NEW PRINT: Asterix and the omni-shambles

Posted by John Patrick Reynolds on

Asterix and the omni-shambles. Our Gaulish hero is in the company of a couple of burly tribesmen, who are accusing him of causing mayhem, chaos, an omni-shambles.

The word was invented by writer Tony Roche, and it was first used in 2009 in the BBC’s political satire The Thick Of It. This screenprint was commissioned by his wife, the TV producer Kate Norrish.

The strangeness of the tribesmen’s language is conveyed by the strange lettering.

I’ve coloured the background in Asterix-moustache yellow, but done so loosely to convey movement and energy.

The screenprinting medium is good at colour – the method allows a lot of ink to transfer from the screen to the paper and keeps it very flat. I like to use quite a wide-mesh screen (normally used for fabric printing) for this reason – so that there is a lot of ink on the paper, enriching the colour.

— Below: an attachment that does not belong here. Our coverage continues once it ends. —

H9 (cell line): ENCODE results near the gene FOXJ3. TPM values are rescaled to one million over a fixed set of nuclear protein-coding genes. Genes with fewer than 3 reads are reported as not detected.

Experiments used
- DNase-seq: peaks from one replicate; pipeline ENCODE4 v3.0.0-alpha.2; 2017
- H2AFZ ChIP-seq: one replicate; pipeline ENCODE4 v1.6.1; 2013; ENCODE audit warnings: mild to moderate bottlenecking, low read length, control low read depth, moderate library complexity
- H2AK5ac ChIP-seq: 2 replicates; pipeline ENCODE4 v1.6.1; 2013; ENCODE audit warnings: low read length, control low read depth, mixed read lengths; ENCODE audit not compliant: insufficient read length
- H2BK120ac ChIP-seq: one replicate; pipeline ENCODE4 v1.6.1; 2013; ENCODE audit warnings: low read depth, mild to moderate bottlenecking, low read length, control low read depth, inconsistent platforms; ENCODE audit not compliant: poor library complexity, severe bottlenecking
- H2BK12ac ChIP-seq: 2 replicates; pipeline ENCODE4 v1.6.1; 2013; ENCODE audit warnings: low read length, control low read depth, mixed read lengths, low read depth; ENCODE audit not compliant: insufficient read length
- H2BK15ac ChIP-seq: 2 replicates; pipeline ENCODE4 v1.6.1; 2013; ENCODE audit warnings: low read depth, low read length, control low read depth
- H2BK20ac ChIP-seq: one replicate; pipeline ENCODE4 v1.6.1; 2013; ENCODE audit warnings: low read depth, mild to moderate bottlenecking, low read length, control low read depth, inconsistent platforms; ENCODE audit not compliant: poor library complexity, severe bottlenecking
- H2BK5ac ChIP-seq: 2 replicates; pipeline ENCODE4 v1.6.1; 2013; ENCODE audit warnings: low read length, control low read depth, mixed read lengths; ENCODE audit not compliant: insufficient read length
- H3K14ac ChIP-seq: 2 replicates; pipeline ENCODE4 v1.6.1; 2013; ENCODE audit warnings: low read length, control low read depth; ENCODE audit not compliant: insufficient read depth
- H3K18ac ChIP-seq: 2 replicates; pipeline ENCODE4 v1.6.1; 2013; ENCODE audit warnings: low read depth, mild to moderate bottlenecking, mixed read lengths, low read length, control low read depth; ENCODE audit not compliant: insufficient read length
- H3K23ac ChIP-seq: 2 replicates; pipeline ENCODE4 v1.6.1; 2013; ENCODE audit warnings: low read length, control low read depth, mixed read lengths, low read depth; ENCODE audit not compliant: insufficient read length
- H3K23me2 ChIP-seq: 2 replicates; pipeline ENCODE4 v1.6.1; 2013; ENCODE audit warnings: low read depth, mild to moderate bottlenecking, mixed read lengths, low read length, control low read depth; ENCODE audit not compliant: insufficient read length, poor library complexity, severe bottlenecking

The panel is taken from the Asterix books. I am currently the only screenprinter in Europe to have permission from French publisher Editions Albert Rene to use the firm’s archive of images for my work.

Asterix first appeared in 1959 and 35 books drawn by Albert Uderzo and written by Rene Goscinny were published until 2010, although new titles are now being issued with new writers and draftsmen.

The official website can be found here

Large size: 76cms x 56cms

Handmade, limited edition screen print on mould-made, cotton paper.  

Signed and numbered out of 200 in pencil by the printer, John Patrick Reynolds



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